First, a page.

- Summertime Specific Gear 
I love putting away my gloves, scarves, and balaclava at the end of the winter and pulling out my summer training stuff. This includes my nathan handheld and a series of hats and visors. These are a must for me when the weather and sun heat up.

Favorite Landsharks Headsweats Visor
- Sunscreen
This falls in the category of "Do as I say, not as I do." I try to put sunscreen on before going outside but...yeah, I forget a lot. What I won't forget is how miserable I was after TriFest back in May when I just got roasted during my first Olympic. I was a crispy critter. It took me 3x as long to recover from that race because I was so sunburnt. It really made me sick. So apply sunscreen!

- Prepare to alter expectations 
When conditions are hot and humid just accept you may not get the workout you planned for. And that's ok. According to, the Dew point (an indicator of humidity) can actually have the biggest impact on your effort. From July through August here our dew points are typically in the 60's. That means that most workouts are going to be 'uncomfortable'. This is one reason why I like Heart Rate training in the heat. Then you're running based on YOUR capacity and not some pace you set when temps were reasonable. For more awesome advice and info on hot weather running, check out the RunnersWorld Article here.

- Embrace the heat
While there are many ways to cope with the heat, there's no way to avoid it all together. So what's the remedy? In the words of SwimBikeMom, "Suck it up Buttercup." Get out in the weather early in the season to start acclimatizing to the heat. The worst thing you can do, in my opinion, is do all of your summer workouts on the treadmill or trainer. Particularly if you have a summer race! You need to get used to training and working in the heat so you have a true idea of how it effects you. So embrace it, love it, and get used to it.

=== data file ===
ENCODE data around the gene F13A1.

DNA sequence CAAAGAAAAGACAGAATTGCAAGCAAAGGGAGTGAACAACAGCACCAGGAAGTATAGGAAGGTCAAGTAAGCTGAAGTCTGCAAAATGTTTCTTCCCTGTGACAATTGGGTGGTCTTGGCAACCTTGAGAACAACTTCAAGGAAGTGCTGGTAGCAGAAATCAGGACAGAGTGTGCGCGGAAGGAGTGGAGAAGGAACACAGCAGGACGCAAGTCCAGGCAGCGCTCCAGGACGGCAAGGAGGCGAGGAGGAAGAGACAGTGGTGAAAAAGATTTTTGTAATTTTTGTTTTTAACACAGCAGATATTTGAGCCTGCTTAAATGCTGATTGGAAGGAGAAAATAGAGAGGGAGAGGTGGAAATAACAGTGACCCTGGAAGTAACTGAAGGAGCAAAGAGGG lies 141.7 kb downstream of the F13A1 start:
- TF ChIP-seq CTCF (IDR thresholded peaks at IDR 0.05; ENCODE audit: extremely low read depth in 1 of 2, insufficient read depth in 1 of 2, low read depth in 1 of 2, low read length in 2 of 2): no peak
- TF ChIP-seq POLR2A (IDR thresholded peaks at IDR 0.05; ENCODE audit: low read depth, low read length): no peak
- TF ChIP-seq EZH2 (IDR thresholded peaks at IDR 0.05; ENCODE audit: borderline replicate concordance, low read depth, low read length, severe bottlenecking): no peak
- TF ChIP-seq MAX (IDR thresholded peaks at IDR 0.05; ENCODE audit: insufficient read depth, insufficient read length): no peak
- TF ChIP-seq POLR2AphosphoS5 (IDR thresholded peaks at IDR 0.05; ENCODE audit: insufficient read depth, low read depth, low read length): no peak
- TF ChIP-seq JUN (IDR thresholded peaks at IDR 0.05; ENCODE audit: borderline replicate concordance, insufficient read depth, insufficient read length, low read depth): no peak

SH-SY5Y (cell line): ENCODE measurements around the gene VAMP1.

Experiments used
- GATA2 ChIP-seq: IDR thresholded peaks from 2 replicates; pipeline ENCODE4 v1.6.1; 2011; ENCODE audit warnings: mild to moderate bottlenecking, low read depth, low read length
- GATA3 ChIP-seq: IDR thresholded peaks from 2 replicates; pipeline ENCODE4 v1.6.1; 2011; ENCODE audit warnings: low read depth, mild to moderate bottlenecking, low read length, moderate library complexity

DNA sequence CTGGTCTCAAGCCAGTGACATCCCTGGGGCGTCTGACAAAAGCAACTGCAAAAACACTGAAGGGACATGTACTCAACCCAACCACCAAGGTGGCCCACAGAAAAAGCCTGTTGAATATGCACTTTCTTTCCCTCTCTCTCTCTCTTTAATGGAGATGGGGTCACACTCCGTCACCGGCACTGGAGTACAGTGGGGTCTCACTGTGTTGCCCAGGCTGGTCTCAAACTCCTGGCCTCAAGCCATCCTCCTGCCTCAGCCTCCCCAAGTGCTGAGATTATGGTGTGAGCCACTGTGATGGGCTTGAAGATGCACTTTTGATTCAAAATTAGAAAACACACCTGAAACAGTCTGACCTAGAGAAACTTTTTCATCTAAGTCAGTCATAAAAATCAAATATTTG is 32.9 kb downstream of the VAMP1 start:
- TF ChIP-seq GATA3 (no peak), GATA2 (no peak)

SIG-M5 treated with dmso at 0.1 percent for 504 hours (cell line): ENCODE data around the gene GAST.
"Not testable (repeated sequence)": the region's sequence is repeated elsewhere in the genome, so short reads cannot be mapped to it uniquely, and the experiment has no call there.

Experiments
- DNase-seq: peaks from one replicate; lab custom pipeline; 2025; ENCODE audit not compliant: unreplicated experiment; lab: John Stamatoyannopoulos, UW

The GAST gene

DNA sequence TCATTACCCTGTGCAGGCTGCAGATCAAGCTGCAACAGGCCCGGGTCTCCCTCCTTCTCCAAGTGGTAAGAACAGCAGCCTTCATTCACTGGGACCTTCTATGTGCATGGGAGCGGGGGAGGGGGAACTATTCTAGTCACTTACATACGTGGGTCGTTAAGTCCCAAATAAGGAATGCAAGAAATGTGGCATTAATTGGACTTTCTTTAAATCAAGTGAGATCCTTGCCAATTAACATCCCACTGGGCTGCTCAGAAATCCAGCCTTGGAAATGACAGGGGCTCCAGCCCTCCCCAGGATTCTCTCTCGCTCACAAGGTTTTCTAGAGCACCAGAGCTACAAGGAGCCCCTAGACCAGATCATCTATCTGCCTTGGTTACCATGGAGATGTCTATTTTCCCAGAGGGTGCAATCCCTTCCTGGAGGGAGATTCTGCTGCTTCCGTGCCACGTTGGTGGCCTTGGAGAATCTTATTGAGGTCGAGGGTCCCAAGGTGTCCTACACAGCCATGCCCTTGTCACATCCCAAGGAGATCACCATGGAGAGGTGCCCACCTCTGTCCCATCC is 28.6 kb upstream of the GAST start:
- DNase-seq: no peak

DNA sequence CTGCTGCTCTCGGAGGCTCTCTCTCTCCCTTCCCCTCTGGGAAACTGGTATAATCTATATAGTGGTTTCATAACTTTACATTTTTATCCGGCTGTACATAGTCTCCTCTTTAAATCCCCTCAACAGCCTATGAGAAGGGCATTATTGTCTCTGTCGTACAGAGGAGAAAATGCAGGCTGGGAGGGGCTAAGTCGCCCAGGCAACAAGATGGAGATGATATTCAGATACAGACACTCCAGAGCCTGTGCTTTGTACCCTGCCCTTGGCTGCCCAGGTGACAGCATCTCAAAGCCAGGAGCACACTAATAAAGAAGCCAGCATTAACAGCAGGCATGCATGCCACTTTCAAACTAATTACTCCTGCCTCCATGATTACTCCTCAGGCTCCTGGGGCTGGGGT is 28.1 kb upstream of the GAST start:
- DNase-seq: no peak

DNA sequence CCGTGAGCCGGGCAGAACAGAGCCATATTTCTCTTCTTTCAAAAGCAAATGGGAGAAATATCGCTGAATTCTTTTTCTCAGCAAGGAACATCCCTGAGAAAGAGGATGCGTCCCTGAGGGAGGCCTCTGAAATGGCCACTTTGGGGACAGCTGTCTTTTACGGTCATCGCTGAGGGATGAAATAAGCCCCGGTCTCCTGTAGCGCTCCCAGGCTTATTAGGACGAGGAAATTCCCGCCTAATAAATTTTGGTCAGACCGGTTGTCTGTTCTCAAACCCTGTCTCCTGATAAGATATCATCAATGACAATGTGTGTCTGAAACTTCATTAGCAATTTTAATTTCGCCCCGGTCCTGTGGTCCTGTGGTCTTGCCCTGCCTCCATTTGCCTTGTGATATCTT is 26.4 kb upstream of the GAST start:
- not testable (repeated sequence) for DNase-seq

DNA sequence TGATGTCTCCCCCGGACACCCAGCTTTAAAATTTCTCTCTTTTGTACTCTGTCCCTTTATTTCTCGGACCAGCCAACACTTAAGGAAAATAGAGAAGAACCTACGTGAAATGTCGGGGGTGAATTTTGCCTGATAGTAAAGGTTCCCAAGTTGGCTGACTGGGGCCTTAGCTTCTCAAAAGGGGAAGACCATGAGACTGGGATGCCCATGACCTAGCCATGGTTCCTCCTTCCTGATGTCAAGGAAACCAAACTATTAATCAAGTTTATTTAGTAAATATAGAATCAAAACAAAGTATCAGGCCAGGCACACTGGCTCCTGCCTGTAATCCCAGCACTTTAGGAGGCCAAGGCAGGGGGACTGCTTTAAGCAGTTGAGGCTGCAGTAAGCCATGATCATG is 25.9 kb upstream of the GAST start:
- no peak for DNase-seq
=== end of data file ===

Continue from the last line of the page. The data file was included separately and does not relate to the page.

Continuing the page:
What did I miss? Any other good tips for beating the heat?
Do you like running/biking in the summer?  I do. I hate the winter. 

Happy Running!

Monday, July 20, 2015

Ironman 70.3 Muncie Recap - Part 2

This is part 2 of my recap of Ironman Muncie 2015. If you missed it you can check out part 1 here.

The Bike
     Goal: Under 4 hours (14 mph avg)
     Actual: 3:44:45 (14.95 mph)

I felt good getting out on the bike course. It was pretty crowded, which is totally unusual for me since I'm always in the back of the pack. The course took you out some (Crappy) country roads and onto the main 'highway' for two loops. It was hard finding a place on the course at this point with everyone passing me. I just tried to settle in and find my rhythm.